Along with the rewards and benefits that come with membership in the Catholic Church come duties, obligations, and even sacrifices. This article on the Catholic News Agency discusses how the secretary of the Congregation for Catholic Education, Archbishop Jean-Louis Brugues, says that modern society has lost the ideas of duty and sacrifice. I see the theme of duty represented in the Fifth Sorrowful Mystery and the importance of sacrifice shown in the Third Luminous Mystery. We should meditate on these mysteries for the strength and courage to do all that God asks of us.
Through His death, Jesus showed us that we all have a duty to live and defend our faith. As I said in my Crucifixion meditation, I feel that Jesus’ crucifixion is the ultimate example that we are all called to follow God’s plan even in the face of great difficulty. It is our duty, as Catholics, to remain faithful no matter the earthly consequences our faith might bring. I see so many instances where peoples’ duty to the Catholic faith stops as soon as it comes in conflict with their personal views, beliefs, or lifestyle. However, the Church always reminds us that we have an obligation to put God first in our lives. And while that can cause great hardship in this life, God rewards our dedication with everlasting life in His kingdom.
The Third Luminous Mystery, The Proclamation of the Kingdom of Heaven and the Call to Conversion, outlines the need for sacrifice. I typically see sacrifice in terms of fasting. However, I often wonder what difference it makes whether I fast or not. After all, am I a better person because I skip a dessert or give up drinking soda? Do my prayers carry any more weight because I didn’t eat meat on a Friday? When put into the context of the Third Luminous Mystery, sacrifice and fasting make more sense. In his book, “Fasting,” Fr. Slavko Barbaric explains the sacrifice of fasting as “a call for conversion directed to our body… by which we become free from and independent of all material things.” Notice how he echos the idea of sacrifice being a tool for conversion. When we fast and sacrifice, we detach ourselves from the fleeting pleasures of this world and open ourselves to the much greater gift of God’s grace. In other words, God is no more receptive to us because we fast (after all, He is already infinitely receptive to everyone) but we become more receptive to God.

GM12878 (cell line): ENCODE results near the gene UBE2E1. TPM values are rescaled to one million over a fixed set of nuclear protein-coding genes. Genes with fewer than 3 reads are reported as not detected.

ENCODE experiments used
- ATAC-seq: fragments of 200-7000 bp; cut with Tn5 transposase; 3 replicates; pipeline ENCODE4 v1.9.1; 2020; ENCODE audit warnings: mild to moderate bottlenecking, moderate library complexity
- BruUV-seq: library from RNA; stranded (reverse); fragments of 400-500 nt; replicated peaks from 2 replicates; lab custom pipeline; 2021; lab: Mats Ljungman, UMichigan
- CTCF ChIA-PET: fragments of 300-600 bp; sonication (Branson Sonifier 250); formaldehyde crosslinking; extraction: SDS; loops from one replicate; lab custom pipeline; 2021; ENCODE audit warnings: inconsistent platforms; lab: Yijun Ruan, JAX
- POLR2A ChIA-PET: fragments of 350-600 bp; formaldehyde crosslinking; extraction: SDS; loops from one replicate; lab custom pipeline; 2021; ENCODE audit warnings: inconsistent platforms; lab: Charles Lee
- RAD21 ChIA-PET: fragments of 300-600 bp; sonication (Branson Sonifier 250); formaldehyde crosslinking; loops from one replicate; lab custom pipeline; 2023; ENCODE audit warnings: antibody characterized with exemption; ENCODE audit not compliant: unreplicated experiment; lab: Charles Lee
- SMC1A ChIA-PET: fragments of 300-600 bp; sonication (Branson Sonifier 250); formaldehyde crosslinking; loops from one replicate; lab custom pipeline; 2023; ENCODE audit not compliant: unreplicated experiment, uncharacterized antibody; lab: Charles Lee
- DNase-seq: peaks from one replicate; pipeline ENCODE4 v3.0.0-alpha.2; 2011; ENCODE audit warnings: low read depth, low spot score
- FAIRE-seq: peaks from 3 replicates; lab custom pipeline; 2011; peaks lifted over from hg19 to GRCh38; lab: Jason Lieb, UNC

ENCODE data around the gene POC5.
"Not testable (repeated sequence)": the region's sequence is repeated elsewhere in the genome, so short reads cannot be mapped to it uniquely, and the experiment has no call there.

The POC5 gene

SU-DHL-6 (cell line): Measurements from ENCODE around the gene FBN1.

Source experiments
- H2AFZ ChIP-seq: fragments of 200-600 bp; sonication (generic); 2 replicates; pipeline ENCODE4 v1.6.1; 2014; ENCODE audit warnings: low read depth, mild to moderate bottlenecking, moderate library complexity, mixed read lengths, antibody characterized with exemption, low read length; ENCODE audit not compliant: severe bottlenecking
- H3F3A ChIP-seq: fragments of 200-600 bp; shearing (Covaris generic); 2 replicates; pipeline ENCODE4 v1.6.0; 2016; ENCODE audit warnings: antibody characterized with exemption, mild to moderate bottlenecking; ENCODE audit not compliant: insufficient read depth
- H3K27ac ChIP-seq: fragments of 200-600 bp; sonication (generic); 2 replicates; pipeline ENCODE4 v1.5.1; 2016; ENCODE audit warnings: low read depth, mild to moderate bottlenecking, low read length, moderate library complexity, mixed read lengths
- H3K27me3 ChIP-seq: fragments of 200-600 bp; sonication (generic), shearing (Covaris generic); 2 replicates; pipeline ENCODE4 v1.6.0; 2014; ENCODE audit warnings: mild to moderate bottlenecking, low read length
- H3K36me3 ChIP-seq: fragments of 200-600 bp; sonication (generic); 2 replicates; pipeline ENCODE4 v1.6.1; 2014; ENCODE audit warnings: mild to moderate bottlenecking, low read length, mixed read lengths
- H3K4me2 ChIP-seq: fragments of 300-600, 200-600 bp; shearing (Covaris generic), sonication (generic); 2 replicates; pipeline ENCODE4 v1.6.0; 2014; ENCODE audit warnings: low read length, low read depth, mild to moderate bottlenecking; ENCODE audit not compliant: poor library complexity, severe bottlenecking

Our duty as Catholics to live a life of sacrifice will not be easy. However, Archbishop Jean-Louis Brugues is very direct when he says, “God’s plan cannot be fulfilled except through sacrifice.” In other words, sacrifice is not something optional for Catholics nor is it something we should only think about during holy seasons like Lent. Yes, our faith can present challenges. But what challenge can be so great that it is not worth the promise of God’s Heavenly kingdom?
Here’s a little snippet from the movie, “Rocky Balboa” where Rocky explains to his son that winning means being able to make sacrifices and endure life’s challenges. Think about this philosophy in terms of your faith. Are you a fighter or are you letting life’s hardships keep you down? Do you have the conviction to really live for God’s kingdom by always striving to do God’s will even in the face of great difficulty?
PS: “Fasting” is out of print, but it is worth picking up a used copy. It is only 47 pages (large type), but it is a great introduction on the importance of fasting.